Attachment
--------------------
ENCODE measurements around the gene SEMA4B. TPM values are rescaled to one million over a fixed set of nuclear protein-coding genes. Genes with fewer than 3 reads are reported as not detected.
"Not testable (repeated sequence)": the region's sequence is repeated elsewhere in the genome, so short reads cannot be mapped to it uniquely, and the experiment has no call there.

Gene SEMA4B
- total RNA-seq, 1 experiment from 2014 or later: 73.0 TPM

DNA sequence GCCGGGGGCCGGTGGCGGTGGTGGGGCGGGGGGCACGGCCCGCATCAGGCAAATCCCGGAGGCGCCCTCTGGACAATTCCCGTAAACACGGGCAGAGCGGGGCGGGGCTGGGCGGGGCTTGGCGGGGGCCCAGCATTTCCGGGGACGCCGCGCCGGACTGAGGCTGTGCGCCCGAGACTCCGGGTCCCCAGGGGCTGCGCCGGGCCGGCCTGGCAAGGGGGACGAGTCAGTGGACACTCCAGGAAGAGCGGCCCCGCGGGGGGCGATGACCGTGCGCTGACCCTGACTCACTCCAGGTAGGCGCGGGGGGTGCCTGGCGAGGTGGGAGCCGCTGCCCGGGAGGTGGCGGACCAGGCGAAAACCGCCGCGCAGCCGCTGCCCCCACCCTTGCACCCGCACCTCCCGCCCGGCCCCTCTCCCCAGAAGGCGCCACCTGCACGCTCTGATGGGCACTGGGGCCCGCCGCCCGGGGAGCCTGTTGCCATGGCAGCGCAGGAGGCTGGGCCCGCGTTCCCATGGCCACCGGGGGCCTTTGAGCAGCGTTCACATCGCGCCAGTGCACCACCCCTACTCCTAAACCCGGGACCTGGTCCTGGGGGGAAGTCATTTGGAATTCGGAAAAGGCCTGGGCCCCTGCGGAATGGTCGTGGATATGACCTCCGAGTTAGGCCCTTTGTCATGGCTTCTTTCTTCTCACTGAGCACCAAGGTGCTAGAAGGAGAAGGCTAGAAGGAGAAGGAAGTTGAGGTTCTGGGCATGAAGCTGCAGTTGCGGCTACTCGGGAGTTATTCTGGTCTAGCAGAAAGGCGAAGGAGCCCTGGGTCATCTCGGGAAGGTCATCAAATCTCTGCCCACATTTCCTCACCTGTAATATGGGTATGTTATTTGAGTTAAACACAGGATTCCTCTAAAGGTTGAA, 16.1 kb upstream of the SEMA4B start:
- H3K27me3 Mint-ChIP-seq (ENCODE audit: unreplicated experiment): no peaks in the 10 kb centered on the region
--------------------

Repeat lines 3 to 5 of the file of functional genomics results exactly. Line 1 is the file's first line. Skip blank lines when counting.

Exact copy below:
Gene SEMA4B
- total RNA-seq, 1 experiment from 2014 or later: 73.0 TPM

DNA sequence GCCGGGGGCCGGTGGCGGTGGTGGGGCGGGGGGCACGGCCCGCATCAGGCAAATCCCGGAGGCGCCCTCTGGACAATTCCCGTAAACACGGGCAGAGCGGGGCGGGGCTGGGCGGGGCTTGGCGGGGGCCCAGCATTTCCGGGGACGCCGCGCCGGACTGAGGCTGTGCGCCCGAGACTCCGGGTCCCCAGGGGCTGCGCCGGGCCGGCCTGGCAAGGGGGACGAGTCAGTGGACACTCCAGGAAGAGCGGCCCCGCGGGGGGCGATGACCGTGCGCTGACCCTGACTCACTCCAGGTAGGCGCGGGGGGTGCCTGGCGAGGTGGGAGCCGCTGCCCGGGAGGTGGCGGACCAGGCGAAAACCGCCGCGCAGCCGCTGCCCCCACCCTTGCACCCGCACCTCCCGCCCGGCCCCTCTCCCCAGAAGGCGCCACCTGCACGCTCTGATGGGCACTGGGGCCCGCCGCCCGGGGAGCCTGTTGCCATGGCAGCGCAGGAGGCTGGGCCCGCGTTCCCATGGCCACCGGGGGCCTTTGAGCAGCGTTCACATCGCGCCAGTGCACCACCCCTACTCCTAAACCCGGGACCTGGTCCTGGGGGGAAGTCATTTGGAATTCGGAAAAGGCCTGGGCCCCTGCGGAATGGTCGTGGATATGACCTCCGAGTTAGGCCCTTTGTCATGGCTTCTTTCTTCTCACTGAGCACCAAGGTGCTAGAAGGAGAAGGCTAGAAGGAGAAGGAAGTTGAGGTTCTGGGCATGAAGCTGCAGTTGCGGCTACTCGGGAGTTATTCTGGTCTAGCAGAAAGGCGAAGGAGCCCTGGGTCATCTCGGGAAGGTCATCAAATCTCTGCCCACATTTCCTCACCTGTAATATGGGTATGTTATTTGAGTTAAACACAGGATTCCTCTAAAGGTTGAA, 16.1 kb upstream of the SEMA4B start: